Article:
The human spine is made up of individual bones which are referred to as ‘vertebrae.’ The easiest way to consider the spine is to image these vertebrae stack on top of each other with a small cushion in between. This cushion is the intervertebral disc and provides shock absorption and flexibility. The spine is divided into three sections; cervical, thoracic and lumbar. Adolescent idiopathic scoliosis may present in any region of the spine and is seen as a curvature of the spine away from its normal alignment. While there are many forms of scoliosis, today we will specifically be exploring adolescent idiopathic scoliosis as it is perhaps the most common clinical presentation that we see in our clinic.Scoliosis is typically divded into three categories: congenital (from birth), idiopathic (unknown origin) and neuromuscular (deformity due to problems including Cerebral Palsy, Muscular Dystrophy, Spina Bifida and more). Adolescent idiopathic scoliosis is diagnosed when there is a persistent lateral curvature of the spine. This curvature is assessed via Chiropractic postural x-rays and may also involve rotation of the vertebrae.

Adolescent Idiopathic Scoliosis

Adolescent idiopathic scoliosis presents between the ages of 10yrs and 17yrs. The condition is more common in females and women who do present with the structural problem require ongoing monitoring as it’s common for it to progressively worsen over time. Usually the problem is painless, however associated muscle tightness and stiffness may occur. Typically it is discovered by a family member or an individual who notices that their clothes don’t fit like they used to.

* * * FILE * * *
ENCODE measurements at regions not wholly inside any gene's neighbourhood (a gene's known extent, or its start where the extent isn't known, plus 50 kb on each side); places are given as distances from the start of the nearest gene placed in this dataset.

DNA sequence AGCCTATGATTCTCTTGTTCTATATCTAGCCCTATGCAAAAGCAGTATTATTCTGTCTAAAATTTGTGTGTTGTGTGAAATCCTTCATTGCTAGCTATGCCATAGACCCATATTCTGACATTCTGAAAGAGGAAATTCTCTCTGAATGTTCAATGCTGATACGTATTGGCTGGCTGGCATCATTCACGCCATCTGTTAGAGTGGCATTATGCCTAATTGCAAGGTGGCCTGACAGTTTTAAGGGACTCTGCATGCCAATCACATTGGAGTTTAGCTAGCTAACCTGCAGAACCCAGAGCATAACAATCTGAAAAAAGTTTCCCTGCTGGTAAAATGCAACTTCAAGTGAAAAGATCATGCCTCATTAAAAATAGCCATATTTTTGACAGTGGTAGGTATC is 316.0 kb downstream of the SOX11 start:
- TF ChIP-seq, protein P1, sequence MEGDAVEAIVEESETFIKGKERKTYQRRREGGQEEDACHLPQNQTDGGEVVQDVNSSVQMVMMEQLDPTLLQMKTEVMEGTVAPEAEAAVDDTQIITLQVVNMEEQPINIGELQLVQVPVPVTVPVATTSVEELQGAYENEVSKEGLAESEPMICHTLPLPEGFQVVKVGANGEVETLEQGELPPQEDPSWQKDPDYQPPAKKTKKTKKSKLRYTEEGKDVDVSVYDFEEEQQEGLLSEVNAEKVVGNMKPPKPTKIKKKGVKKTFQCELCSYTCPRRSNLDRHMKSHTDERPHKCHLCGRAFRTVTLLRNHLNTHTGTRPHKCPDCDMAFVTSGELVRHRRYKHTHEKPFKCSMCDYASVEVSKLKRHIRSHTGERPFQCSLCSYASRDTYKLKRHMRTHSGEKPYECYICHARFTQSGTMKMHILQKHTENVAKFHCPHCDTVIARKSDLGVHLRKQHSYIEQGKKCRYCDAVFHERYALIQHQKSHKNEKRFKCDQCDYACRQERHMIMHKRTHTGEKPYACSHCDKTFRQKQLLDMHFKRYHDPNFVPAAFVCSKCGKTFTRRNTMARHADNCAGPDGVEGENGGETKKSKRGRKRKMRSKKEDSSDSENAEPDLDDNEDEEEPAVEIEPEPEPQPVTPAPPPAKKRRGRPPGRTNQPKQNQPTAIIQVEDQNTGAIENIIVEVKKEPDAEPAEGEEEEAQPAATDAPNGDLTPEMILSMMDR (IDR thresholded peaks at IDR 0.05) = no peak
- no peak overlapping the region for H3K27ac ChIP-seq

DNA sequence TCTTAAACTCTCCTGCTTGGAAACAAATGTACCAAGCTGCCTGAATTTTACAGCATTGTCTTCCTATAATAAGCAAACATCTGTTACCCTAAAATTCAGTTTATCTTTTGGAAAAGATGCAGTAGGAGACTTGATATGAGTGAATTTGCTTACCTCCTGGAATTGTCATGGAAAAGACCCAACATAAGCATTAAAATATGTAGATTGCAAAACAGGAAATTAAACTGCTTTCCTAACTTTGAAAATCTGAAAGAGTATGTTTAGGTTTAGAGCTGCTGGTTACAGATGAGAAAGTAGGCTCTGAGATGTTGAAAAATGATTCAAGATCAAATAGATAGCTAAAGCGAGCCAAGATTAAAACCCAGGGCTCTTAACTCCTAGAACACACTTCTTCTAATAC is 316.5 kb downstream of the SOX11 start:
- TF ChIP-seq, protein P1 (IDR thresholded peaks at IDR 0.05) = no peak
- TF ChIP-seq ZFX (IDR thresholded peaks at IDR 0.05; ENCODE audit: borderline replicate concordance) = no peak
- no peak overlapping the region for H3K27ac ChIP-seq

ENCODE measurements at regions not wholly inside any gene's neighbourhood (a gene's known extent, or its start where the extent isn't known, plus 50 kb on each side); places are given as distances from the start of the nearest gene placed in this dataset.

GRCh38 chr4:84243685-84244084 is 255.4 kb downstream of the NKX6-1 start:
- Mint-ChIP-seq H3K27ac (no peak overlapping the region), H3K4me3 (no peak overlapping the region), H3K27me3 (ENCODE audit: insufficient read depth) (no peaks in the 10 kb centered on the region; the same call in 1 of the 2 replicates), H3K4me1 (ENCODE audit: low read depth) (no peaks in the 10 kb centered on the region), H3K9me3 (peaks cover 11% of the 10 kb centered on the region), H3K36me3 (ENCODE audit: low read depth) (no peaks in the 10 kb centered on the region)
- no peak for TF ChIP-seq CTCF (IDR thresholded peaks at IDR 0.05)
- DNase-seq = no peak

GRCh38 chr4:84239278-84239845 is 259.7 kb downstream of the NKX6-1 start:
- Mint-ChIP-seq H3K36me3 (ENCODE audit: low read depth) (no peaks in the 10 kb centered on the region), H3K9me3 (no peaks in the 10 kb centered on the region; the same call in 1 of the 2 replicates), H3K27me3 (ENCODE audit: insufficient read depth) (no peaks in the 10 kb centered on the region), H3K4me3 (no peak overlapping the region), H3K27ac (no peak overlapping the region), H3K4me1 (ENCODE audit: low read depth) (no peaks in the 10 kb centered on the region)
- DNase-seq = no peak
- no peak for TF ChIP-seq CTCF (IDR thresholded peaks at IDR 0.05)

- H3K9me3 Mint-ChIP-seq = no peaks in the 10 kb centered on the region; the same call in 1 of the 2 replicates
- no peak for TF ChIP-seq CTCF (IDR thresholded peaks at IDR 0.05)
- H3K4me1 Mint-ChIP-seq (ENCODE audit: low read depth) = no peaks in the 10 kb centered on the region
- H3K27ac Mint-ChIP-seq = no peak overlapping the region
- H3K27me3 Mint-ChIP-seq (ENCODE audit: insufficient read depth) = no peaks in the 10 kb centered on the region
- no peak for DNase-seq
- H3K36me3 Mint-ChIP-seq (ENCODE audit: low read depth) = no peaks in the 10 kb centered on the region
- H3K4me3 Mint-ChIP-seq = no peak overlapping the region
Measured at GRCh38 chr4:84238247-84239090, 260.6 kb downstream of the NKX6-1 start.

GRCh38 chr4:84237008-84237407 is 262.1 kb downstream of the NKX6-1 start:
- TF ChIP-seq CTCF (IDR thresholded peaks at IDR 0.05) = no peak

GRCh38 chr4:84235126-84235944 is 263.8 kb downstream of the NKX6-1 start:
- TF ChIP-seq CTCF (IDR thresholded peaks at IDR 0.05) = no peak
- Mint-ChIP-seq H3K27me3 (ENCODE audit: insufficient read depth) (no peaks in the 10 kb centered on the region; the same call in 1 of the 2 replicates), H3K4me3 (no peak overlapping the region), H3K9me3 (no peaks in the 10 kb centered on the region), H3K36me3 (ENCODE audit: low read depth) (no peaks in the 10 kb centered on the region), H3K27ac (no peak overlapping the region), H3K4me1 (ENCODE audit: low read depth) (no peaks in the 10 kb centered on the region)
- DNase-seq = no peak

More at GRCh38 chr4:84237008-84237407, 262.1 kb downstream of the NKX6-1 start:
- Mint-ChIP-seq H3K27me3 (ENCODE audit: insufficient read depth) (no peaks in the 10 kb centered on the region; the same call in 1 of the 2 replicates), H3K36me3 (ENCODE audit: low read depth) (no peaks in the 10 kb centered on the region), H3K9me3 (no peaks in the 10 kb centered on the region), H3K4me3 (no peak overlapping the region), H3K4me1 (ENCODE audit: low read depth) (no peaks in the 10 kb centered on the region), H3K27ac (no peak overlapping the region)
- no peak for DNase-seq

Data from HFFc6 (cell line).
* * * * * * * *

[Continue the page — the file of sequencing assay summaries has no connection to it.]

Physical Examination

For all individuals who suspect they’re suffering from Adolescent idiopathic scoliosis it is important to seek appropriate help from a qualified and professional musculoskeletal specialist. Physical examination usually involves observing the spine for deviation and curvature as well as various orthopaedic tests such as the ‘forward bend test’ which demonstrates an obvious rib hump which can be measured. In combination with a thorough physical examination, postural spinal radiographs may be suggested by your healthcare practitioner. Spinal radiographs are important in such cases as it enables the practitioner to accurately measure the curve severity. This can be used as a baseline measure and re-evaluated if management is recommended.

Suggested Treatment Options

Suggested treatment options are largely influenced by the severity of the spinal curvature. Generally speaking it is recommended that:

  • Curves 0° to 20° – manual therapy recommended or no management and assess for progression
  • Curves 20° to 25° – manual therapy recommended or brace is advised if progression has been noted
  • Curves 25° to 30° – manual therapy and referral to specialist
  • Curves 30° and over – potential surgical intervention depending upon age and rate of progression